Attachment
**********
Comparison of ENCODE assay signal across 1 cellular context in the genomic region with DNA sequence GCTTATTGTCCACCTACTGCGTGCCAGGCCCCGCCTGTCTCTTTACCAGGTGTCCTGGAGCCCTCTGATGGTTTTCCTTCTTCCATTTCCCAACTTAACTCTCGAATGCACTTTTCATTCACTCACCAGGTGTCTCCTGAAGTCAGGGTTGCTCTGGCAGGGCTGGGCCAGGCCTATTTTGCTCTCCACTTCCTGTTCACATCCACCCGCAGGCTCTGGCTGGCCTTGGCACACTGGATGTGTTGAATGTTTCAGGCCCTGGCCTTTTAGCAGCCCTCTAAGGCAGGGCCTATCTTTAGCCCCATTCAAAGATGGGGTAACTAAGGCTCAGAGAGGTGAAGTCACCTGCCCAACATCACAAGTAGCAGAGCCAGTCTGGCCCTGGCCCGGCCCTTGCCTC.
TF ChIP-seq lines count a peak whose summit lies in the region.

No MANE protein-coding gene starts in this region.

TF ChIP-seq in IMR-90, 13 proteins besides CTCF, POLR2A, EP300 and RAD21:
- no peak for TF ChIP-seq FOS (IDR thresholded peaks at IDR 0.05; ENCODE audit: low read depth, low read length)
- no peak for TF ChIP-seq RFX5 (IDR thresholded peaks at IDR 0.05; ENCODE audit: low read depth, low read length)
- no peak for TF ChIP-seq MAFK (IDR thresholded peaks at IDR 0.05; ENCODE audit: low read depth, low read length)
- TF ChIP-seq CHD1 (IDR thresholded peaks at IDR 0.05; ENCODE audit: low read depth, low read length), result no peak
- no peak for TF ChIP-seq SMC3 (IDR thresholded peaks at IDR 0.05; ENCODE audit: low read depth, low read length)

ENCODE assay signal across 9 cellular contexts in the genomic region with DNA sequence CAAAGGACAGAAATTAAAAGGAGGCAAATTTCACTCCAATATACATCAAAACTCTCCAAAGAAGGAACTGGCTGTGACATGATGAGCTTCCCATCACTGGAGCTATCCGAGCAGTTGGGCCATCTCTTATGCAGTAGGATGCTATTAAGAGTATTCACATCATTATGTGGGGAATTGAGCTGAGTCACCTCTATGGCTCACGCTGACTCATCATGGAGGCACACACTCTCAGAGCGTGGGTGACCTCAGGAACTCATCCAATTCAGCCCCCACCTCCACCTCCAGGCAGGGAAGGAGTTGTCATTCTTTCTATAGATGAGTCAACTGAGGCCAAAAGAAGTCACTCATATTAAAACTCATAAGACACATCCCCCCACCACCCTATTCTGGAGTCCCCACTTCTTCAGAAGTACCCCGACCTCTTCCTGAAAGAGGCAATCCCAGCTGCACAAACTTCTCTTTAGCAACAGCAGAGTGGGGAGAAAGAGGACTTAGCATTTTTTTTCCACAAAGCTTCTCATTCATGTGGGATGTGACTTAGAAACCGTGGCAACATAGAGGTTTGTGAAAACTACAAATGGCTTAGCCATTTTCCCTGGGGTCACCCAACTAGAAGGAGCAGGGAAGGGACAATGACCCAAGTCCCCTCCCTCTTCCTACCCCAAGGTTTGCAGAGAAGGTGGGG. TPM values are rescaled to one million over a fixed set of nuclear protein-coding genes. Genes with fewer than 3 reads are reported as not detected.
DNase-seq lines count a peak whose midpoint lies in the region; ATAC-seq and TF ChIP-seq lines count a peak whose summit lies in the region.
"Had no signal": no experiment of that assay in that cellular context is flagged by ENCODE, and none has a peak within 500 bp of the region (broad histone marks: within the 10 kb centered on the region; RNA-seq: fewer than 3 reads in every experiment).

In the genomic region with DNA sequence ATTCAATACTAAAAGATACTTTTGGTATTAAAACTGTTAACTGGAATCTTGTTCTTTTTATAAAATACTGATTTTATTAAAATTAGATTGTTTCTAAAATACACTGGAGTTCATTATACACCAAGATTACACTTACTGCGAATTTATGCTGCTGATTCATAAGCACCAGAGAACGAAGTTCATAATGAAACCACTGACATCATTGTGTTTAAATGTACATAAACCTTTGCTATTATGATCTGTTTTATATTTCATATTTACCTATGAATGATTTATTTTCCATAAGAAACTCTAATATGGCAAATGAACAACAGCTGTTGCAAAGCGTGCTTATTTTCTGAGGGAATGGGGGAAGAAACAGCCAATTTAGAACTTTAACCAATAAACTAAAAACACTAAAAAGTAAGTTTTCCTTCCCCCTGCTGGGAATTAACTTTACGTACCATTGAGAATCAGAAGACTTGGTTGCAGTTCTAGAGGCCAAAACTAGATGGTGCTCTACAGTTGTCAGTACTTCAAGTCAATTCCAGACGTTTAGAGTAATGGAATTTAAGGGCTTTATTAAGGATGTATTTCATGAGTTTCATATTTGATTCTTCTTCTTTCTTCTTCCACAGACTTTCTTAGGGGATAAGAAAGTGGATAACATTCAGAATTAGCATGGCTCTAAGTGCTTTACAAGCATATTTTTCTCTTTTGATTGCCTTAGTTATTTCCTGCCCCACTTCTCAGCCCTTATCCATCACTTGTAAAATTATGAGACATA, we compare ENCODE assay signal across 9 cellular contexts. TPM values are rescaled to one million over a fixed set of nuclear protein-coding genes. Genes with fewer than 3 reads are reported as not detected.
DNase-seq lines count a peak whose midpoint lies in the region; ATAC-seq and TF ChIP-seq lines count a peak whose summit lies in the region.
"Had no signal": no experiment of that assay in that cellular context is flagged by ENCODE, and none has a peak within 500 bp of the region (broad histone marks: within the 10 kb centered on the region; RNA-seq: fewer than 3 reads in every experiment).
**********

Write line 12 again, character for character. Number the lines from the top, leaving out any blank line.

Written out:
"Had no signal": no experiment of that assay in that cellular context is flagged by ENCODE, and none has a peak within 500 bp of the region (broad histone marks: within the 10 kb centered on the region; RNA-seq: fewer than 3 reads in every experiment).